In brief:

Selection of Phage-Antibodies on Biotinylated Complexes. A large human Fab library containing 3.7×1010 antibody fragments was used for the selection. Phages (1013) were first preincubated 1 h at room temperature in 2% nonfat dry milk-PBS in an immunotube coated with streptavidin (10 μg/ml) to deplete for streptavidin binders. Streptavidin-coated paramagnetic beads (200 μl; Dynal, Oslo) were also incubated in 2% milk-PBS for 1 h at room temperature. Phages were subsequently incubated for 1 h with decreasing amounts of biotinylated complexes (500, 100, 20, and 4 nM for rounds 1-4, respectively). Streptavidin beads were added, and the mixture was left for 15 min on a rotating wheel. After 15 washes with 0.1% Tween-PBS, bound phages were eluted by a 10-min incubation with 60 μl of 50 mM DTT, thus breaking the disulfide bond in between the complex and the biotin. The eluted phages were diluted in PBS to 1 ml and 0.5 ml were used to infect E. coli strain TG1 cells grown to the logarithmic phase (OD600 of 0.5). The infected cells were plated for amplification. After infection of TG1 cells for 30 min at 37° C., bacteria were grown overnight at 30° C. on agar plates.

The isolated Fab fragment G8 that showed specificity for the HLA-A1/MAGE-A1 complex was of low affinity (250 nM). Therefore, the selected TCR-like Ab, Fab-G8, which is highly specific for the peptide melanoma-associated Ag-A1 presented by the HLA-A1 molecule was affinity matured via a combination of L chain shuffling, H chain-targeted mutagenesis, and in vitro selection of phage display libraries, essentially as described (Chames P, et al. TCR-Like Human Antibodies Expressed on Human CTLs Mediate Antibody Affinity-Dependent Cytolytic Activity, The Journal of Immunology, 2002, 169: 1110-1118). This procedure yielded a Fab-G8 Ab derivative, Fab-Hyb3, with an 18-fold improved affinity (14 nM) yet identical peptide fine specificity.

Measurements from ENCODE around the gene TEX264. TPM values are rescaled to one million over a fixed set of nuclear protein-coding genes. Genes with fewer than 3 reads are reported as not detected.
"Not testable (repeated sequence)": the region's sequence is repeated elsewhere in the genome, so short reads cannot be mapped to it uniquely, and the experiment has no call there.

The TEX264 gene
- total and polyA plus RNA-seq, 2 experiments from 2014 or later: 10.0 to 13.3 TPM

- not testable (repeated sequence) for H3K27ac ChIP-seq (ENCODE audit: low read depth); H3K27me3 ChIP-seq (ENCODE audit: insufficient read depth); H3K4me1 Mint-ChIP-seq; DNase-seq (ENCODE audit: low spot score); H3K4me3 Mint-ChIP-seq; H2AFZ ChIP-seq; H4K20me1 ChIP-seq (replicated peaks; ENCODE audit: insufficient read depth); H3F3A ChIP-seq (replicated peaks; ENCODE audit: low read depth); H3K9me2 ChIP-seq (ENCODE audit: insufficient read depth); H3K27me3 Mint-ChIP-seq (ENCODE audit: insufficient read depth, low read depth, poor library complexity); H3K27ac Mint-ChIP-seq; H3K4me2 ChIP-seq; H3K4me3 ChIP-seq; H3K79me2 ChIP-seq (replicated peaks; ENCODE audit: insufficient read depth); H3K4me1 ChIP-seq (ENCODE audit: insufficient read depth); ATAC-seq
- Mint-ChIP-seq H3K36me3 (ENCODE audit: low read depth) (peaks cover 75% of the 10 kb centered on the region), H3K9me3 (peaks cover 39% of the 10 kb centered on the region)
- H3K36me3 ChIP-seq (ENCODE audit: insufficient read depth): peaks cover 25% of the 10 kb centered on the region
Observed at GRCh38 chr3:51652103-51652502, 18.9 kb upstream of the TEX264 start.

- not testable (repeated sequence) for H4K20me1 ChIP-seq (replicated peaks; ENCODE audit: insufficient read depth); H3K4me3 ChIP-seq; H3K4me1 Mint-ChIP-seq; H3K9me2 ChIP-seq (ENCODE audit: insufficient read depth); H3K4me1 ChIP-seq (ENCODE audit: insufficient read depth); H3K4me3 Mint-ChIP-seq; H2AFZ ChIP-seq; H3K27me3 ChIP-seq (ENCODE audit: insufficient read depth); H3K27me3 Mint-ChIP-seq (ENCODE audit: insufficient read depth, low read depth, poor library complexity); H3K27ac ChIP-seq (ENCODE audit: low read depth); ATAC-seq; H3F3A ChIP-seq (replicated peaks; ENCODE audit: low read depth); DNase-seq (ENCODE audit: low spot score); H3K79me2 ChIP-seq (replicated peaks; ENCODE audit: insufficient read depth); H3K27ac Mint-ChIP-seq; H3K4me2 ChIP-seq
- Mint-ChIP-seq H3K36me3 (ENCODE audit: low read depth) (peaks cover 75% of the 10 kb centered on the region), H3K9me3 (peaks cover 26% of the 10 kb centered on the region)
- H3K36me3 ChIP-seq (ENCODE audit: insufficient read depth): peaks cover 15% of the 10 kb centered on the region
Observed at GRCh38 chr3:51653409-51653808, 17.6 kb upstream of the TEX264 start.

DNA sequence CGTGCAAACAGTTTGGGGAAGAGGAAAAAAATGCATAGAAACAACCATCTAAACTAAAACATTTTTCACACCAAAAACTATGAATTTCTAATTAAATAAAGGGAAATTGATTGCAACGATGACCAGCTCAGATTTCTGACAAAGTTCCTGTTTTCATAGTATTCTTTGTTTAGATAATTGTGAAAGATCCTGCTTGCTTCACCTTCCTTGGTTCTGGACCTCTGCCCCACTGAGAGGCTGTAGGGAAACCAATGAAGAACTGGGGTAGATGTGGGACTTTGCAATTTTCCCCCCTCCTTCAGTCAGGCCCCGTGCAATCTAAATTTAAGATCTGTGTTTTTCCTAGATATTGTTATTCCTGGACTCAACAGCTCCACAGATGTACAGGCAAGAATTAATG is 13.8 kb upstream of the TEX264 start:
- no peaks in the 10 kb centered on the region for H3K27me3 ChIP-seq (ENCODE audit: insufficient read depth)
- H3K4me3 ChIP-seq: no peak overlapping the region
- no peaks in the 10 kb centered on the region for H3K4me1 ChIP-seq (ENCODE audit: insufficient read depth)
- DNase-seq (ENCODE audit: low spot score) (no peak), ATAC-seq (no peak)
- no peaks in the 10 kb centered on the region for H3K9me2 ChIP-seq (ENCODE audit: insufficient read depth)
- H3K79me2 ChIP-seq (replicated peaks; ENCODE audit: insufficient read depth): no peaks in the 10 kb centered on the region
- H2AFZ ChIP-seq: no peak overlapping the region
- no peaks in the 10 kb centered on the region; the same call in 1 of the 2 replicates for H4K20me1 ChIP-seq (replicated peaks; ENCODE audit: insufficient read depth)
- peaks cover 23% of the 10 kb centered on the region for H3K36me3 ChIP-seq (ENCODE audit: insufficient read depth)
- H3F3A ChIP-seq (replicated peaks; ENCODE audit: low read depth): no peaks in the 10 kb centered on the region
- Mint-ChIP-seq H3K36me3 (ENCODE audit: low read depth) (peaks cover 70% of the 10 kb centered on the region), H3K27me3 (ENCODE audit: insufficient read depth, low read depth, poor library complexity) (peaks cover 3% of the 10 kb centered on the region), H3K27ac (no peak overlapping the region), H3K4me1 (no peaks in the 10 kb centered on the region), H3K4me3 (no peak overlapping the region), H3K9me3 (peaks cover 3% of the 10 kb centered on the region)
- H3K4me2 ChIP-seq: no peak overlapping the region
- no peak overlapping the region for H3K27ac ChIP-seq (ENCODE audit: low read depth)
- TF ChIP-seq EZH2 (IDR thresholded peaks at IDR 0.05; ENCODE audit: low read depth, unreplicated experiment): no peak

In brief:

Chain-shuffling library construction. To build a L chain-shuffling (LS) library, the G8 VH gene was cloned into a vector containing a library of human Ab κ and λL chains. The latter libraries were generated during the construction of the large nonimmune Fab library. Briefly, the pCES1 vector containing Fab-G8 was digested with SfiI and BstEII, and the fragment corresponding to G8 VH was gel purified and extracted using the QiaEX method (Qiagen, Valencia, Calif.). The κ and λ libraries were similarly digested and gel purified. Large-scale ligations (using 20 μg of insert and 20 μg of vector) were performed overnight at 16° C.; the mixture was ethanol precipitated and introduced into Escherichia coli TG1 cells by electroporation. Cells were plated on 2×TY agar plates containing 100 μg/ml ampicillin and 2% glucose. After overnight incubation at 30° C., cells were scraped from the plates and stored at −80° C. in 2×TY containing 15% glycerol.